Similarly, using ultrasound as a search and destroy mission to eliminate less than perfect is not a good way to encourage bonding. It’s important for the sonographer to show the beauty and humanity of the pre-born child.  This is the start of a relationship that will last a lifetime.  It’s the most important relationship, and it deserves a good start.  Children do better when there is good bonding with their parents.  It’s here that the sensitivity to the minority that have abortions, affects the rest of us – and our children.

It is one of the ways that abortion affects us all.

 

Abortion and pre abortion visits

When the topic of liberalising abortion comes up, as it has recently, invariably there is talk about “increasing access” and reducing the number of visits required before a woman can have an abortion.

New Zealand law stipulates that the woman seeking an abortion must see two certifying consultants. Sometimes this can happen in one visit. Beyond this the law doesn’t specify anything about visits and appointments, but there is the need for a few more visits and procedures. The Abortion Supervisory Committee does have medical recommendations, but the extra visits and procedures are there more for medical reasons than legal.

Abortion providers generally want some basic tests done, and some information about when the woman became pregnant. This is important because different abortion procedures can only be used in some stages of pregnancy.

They want to know if there is an active sexually transmitted infection, as this can cause complications including chronic pelvic pain, infertility and increase risk of future ectopic pregnancy. One study of women presenting for an abortion found chlamydia at a rate of nearly 19% in one population group. Clearly it’s important to test and wait for the results before risking invasive surgery and all the risks of infection that can result.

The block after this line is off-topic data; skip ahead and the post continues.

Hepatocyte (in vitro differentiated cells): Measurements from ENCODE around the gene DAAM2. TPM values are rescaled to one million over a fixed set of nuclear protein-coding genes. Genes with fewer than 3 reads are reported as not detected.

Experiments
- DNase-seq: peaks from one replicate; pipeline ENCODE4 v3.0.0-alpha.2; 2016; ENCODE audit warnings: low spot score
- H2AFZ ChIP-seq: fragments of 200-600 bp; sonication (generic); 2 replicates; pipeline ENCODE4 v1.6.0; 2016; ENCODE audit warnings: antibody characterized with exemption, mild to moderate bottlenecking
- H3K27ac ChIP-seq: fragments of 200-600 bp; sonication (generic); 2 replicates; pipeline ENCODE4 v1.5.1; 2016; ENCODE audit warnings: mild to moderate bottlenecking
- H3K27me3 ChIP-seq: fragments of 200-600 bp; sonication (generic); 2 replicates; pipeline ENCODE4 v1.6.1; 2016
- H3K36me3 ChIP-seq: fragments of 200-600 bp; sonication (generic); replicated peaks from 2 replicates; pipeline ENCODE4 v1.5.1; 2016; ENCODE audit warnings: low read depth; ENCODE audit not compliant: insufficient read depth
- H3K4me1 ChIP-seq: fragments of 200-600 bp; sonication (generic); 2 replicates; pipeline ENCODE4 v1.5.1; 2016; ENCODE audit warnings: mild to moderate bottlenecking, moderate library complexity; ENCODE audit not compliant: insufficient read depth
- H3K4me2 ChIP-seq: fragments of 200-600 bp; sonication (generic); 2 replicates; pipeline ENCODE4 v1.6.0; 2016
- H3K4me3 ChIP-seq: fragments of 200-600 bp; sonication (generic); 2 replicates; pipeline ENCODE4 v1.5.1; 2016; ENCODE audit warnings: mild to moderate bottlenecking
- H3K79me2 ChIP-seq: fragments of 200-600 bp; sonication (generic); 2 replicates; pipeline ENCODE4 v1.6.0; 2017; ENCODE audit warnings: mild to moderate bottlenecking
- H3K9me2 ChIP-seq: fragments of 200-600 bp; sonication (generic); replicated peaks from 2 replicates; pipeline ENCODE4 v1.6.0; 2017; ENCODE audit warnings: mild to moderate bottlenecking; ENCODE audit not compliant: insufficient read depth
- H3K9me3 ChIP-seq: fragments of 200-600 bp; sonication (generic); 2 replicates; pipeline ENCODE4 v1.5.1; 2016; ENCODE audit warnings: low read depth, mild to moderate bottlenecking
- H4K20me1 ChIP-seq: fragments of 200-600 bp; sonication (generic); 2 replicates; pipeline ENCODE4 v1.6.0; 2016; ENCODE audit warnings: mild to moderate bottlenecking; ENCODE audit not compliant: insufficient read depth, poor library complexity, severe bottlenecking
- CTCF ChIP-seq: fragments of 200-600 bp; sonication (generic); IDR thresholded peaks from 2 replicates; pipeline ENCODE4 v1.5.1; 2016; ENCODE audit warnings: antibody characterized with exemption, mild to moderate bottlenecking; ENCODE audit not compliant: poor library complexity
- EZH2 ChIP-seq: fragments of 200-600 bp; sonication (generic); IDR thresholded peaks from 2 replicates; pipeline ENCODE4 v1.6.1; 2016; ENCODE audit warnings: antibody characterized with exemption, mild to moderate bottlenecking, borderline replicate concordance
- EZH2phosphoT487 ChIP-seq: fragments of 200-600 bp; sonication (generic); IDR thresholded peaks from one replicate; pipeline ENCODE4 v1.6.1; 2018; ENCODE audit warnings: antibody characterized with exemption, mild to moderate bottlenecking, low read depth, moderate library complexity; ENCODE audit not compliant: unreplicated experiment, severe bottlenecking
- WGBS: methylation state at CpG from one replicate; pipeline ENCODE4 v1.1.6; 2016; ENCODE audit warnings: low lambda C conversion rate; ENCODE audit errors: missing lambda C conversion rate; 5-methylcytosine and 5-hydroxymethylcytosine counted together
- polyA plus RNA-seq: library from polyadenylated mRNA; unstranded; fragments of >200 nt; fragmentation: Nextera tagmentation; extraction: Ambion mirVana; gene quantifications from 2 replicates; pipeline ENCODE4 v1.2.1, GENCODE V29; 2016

One requirement that is very controversial overseas is ultrasound. There are some good reasons why it’s appropriate to do an ultrasound before an abortion. The first reason is to confirm that it’s a normal pregnancy, and not an ectopic or molar pregnancy. The recent case of “Dr N” highlights the risks or forgoing the ultrasound. She facilitated several of her patients to have medical abortions by providing the medication outside New Zealand’s current legal framework. One of these women had an ectopic pregnancy, which was not ended by the medical abortion. Later this patient was admitted to hospital for treatment due to a ruptured fallopian tube. Her outcome could have been much worse.

Ultrasound can confirm if the unborn child is healthy likely to survive to birth. There is an appreciable miscarriage rate in early pregnancy, and sometimes an ultrasound can predict a miscarriage before it happens. Clearly in these cases there is no need for the woman to be exposed to the additional trauma of an abortion. I’ve also heard that many women who have made up their mind to have an abortion, and then cry when they hear the news that their child has died, or will soon die.